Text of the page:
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Translating "alstublieft"


I've received a lot of contact about the page "alstublieft" — between praise for my explanation of the good Dutch word, and well-intended efforts to simplify its translation into English.

Alstublieft does not translate into English. It's true that various applications are equivalent to English terms — but no English term encompasses all of its meanings. In fact, English does not have a cognate for one of the principal usages.


Alstublieft can translate, roughly, into various English terms and phrases:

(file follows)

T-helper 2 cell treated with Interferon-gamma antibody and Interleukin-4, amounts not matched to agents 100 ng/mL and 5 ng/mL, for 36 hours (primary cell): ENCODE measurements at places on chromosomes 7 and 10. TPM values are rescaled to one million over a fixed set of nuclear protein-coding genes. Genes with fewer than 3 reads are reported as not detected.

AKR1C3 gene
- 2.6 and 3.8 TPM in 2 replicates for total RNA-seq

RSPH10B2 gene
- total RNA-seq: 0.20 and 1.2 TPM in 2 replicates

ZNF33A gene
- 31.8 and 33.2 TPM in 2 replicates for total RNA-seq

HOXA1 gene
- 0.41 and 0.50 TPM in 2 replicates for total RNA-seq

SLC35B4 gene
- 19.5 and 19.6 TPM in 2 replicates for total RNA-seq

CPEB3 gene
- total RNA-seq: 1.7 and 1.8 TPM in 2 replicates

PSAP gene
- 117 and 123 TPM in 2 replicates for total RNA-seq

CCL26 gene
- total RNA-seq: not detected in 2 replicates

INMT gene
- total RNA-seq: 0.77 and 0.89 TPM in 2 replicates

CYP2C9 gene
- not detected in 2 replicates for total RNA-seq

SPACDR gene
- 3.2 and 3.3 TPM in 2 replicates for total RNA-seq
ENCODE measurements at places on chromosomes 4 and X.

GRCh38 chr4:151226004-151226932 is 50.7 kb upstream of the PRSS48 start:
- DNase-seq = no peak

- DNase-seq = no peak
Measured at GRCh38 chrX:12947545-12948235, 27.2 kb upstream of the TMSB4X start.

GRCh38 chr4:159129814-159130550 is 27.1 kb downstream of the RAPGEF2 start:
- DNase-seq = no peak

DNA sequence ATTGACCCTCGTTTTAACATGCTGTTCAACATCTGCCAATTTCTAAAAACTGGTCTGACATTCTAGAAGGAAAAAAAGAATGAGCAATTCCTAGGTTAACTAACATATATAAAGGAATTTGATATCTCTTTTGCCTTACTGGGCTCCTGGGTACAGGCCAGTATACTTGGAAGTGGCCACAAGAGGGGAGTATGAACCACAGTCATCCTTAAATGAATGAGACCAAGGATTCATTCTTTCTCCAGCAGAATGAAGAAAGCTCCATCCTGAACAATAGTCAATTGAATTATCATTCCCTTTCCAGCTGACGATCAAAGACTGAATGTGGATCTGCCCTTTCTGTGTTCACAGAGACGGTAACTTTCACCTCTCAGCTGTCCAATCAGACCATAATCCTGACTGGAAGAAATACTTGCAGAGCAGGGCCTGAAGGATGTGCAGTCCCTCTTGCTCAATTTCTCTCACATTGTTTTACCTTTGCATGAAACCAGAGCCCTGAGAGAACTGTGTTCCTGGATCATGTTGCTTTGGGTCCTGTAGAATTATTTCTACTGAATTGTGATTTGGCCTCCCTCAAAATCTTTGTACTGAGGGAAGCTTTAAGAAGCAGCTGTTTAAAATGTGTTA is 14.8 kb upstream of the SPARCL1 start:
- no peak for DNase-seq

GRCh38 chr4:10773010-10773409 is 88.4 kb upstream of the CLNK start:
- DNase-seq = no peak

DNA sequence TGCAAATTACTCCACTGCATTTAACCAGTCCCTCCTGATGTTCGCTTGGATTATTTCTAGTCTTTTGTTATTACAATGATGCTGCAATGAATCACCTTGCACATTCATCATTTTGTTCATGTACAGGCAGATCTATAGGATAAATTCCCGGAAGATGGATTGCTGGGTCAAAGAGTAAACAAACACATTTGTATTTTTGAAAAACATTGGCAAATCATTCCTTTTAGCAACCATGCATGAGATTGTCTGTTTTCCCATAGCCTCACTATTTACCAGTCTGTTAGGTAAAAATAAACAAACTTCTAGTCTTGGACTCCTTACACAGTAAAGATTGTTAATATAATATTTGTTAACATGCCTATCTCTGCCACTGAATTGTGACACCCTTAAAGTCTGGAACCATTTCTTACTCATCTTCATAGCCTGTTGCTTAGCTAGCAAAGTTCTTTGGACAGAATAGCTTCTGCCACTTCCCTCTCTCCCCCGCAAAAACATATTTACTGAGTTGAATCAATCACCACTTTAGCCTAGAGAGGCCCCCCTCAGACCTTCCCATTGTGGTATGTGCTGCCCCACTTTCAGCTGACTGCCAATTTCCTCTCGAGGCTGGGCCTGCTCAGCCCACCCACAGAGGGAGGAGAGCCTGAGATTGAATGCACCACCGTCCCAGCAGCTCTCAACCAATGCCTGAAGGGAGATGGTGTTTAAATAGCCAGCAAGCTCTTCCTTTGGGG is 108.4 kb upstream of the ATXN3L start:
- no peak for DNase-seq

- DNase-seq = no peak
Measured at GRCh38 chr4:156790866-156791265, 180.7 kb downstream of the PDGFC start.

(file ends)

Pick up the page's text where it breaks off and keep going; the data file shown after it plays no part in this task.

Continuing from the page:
• "Please."
• "Here you go." — on the simple transfer of physical goods.
• "You're welcome." — which is to say, graciously, "please, accept" (spoken, of course, after the receiver's expression of "thank you.")

To claim that "alstublieft" translates into English is to misunderstand that various translations are literally accurate — and yet the spirit eludes.

Alstublieft, in a literal sense, is a cognate of "s'il vous plait ,*" French for "if it pleases you." But it's more than that.


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